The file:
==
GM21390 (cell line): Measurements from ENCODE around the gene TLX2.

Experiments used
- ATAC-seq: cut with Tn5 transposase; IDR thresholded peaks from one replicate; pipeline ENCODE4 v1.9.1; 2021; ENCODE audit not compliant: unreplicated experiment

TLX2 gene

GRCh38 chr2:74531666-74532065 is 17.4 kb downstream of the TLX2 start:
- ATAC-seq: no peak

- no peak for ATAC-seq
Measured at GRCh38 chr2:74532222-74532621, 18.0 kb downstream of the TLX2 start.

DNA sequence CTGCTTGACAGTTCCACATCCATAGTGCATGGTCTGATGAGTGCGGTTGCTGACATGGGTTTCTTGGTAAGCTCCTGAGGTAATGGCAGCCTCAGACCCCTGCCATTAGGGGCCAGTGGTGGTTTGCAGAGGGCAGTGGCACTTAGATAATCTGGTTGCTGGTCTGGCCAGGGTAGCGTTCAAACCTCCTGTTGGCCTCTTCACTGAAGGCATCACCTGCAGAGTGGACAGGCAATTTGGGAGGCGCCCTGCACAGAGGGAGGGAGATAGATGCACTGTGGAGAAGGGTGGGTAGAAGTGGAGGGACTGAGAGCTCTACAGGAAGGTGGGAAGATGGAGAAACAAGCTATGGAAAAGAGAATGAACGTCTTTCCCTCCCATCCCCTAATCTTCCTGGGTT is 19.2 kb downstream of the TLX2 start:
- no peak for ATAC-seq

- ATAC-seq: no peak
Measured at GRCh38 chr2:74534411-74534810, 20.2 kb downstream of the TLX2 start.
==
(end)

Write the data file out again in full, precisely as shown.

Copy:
GM21390 (cell line): Measurements from ENCODE around the gene TLX2.

Experiments used
- ATAC-seq: cut with Tn5 transposase; IDR thresholded peaks from one replicate; pipeline ENCODE4 v1.9.1; 2021; ENCODE audit not compliant: unreplicated experiment

TLX2 gene

GRCh38 chr2:74531666-74532065 is 17.4 kb downstream of the TLX2 start:
- ATAC-seq: no peak

- no peak for ATAC-seq
Measured at GRCh38 chr2:74532222-74532621, 18.0 kb downstream of the TLX2 start.

DNA sequence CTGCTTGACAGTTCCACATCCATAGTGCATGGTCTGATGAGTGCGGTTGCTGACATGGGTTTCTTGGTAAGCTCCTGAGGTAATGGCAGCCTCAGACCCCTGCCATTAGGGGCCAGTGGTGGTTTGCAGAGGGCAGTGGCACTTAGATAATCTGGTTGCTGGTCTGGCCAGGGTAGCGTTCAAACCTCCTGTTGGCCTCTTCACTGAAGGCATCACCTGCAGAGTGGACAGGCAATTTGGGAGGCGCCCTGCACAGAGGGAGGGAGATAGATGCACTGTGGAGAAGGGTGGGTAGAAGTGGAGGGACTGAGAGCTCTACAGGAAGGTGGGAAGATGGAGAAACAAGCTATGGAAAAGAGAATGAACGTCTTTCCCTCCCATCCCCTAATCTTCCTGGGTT is 19.2 kb downstream of the TLX2 start:
- no peak for ATAC-seq

- ATAC-seq: no peak
Measured at GRCh38 chr2:74534411-74534810, 20.2 kb downstream of the TLX2 start.